Palindromes Review

To begin: a word of warning. Those of you familiar with the previous work of Todd Solondz, will know that he is not the most ‘vanilla’ of directors. Not afraid to stoke controversy, he deals with highly sensitive issues and comes at them in an often unexpected and, to some, morally dubious way.

Those who have previously rejoiced in Solondz’s uncompromisingly misanthropic world-view will not be disappointed by his latest effort. However, the idea that a majority of unsuspecting Palindrome audience members won’t in some way be offended by what they see, is as about as likely as Jose Mourinho painting his downstairs toilet a nice red.

In fact, even Palindromes’ synopsis will be relatively unpalatable to some. Aviva (a name which the crossword puzzle nerds amongst you will have already noticed is itself a palindrome) is a thirteen-year-old girl from a nice liberal Jewish American family. Like most girls, Aviva harbours considerable maternal instincts. Unlike a lot of other nice girls, however, Aviva is determined to act on these instincts – something she has a chance to do when she visits another nice Jewish family and spends time with Judah, their amusingly obnoxious teenage son.

Aviva, to her parent’s horror, falls pregnant. Repelled by the idea that she keep the product of the stolen couple of seconds she shared with young Judah, they insist she has an abortion. After the operation, and determined to still have a child, Aviva runs away from home. She briefly hooks up with ‘Bob’ (real name Earl) a paedophile truck driver, then finds herself taken into the bosom of a fundamentalist Christian family comprised of a bunch of handicapped kids, headed by the kindly, but quite mad, Mama Sunshine.

The Sunshine troupe has breakfast together, perform boy-bandesque ditties to Jesus, have taken the ‘recently-saved’ Earl under their wing… and have a nice line in abortion doctor assassinations. They send Earl off to kill the doctor who performed Aviva’s abortion, and she tags along for the ride. The killing goes wrong, the police catch Earl, and Aviva ends up back with her family – but still determined to have that child.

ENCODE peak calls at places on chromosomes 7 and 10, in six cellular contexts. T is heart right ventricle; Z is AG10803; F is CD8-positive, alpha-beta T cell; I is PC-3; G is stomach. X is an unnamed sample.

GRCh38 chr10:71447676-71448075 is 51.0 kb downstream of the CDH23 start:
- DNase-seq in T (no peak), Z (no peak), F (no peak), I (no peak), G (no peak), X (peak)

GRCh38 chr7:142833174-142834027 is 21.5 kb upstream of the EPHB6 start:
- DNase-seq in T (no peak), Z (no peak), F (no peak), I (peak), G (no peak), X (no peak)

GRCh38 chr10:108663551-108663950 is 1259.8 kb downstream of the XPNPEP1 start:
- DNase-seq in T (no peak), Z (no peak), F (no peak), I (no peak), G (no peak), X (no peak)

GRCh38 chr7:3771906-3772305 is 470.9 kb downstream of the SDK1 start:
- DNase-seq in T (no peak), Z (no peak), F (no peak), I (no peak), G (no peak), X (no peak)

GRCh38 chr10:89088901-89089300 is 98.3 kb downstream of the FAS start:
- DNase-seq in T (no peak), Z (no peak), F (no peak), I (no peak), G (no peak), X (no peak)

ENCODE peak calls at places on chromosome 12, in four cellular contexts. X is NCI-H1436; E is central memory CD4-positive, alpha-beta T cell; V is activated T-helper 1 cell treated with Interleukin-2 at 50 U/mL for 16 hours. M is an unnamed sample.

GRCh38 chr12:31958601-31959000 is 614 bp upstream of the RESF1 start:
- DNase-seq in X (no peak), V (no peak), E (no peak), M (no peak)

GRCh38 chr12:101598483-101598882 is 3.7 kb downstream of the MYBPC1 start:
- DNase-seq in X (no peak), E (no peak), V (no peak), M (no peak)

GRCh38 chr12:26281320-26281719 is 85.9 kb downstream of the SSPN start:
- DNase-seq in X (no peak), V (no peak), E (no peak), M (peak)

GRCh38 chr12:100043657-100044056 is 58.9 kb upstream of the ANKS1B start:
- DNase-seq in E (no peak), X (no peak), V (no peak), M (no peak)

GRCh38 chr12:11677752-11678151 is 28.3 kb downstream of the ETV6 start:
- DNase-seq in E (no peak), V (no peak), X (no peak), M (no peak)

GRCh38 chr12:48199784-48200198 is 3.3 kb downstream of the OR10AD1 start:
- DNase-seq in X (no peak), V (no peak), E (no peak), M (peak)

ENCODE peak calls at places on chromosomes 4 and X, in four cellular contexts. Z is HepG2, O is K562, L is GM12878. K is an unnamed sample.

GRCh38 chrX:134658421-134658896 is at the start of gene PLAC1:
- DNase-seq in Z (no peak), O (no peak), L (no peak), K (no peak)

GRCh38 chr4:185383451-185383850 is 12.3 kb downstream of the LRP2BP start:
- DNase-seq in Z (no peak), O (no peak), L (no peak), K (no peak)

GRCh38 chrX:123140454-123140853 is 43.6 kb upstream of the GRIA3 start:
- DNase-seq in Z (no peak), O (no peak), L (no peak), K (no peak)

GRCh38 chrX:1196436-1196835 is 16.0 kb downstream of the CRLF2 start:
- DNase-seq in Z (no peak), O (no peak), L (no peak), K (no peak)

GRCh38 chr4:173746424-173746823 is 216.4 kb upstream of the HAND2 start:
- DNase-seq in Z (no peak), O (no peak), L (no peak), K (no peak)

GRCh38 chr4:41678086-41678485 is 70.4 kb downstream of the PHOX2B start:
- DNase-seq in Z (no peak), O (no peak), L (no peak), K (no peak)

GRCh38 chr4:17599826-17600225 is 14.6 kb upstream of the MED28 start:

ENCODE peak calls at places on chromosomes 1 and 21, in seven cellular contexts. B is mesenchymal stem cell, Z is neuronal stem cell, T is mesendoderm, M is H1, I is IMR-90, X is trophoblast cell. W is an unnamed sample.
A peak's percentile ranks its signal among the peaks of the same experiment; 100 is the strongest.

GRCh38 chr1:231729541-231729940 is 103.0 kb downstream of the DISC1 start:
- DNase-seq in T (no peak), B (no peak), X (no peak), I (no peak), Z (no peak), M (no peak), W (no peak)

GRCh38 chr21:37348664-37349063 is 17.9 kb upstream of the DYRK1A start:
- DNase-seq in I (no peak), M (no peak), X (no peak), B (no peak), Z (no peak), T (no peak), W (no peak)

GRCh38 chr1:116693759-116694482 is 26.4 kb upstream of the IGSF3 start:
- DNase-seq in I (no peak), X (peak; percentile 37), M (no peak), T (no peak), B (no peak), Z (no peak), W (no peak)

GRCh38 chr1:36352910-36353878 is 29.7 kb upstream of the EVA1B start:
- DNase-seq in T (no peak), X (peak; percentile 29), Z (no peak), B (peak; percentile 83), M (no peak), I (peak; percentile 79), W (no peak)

So, to recap, Palindromes deals with teenage pregnancy and abortion, adolescent sexuality, paedophilia, disability, and Christian fundamentalism: this film is clearly going to go down well with Middle America. But the fact that Solondz covers these ‘issues’ is not within itself hugely controversial – it is the judgements (or lack of) that he makes on them, which may well put peoples’ backs up.

Solondz does not praise Aviva’s determination to have a child at a socially unacceptable age, but neither does he present teen pregnancy as a particularly bad idea. Mama Sunshine and her family are shown to be loving and caring but also devoutly Christian people – so much so that they are prepared to kill those who act against their pro-life religious views. But Solondz does not make much of an effort to condemn the killing of abortion doctors. And Earl, although a paedophile, surely society’s most feared and hated ‘deviant’, is portrayed as an amusing, bumbling simpleton, involved in a relationship with Aviva that she seems to be as much in control of as he is.

In an age where people go to the cinema expected to see the validity of their ideals and opinions reflected back at them in neat little packages, some audiences might find Solondz’s refusal to meet this expectation refreshing. Others will find it plain horrifying.

Solondz destabilise his audience further, by employing the services of two women, four girls (13-14 years old), one 12-year-old boy, and one six-year old girl to play Aviva at different stages of his film. This device gives his film its own ‘palindromic’ structure and, it could be argued, allows Solondz to explore through Palindromes the nature of character and personality. Then again, it might just be a tricksy way of showing-off a bit.

It would be unfair, however, to claim that Palindromes is just a challenging film that is uncomfortable to watch in both style and substance. For there is also an enjoyable strand of very dry humour that runs throughout the length of the film, even though some might find it a little sharp for their tastes (example: Mama Sunshine tearfully recounts to Aviva how one of her previous disabled charges ‘tried to run away to India. And she didn’t even have any legs!’)

Yet, in the same way that the structure of Palindromes is in itself a palindrome, so is a review of it. Because no matter how interesting the issues it deals with and the way it handles them, you can’t help but end up again warning people that if they are going to see this Solondz film, they’ll need to leave any delicate sensibilities at the pic ‘n mix.

In the end, there is little in Palindromes to enjoy, and much that will piss off a wide variety of people with a number of opposing views.

Although, of course, that could always be a good thing…

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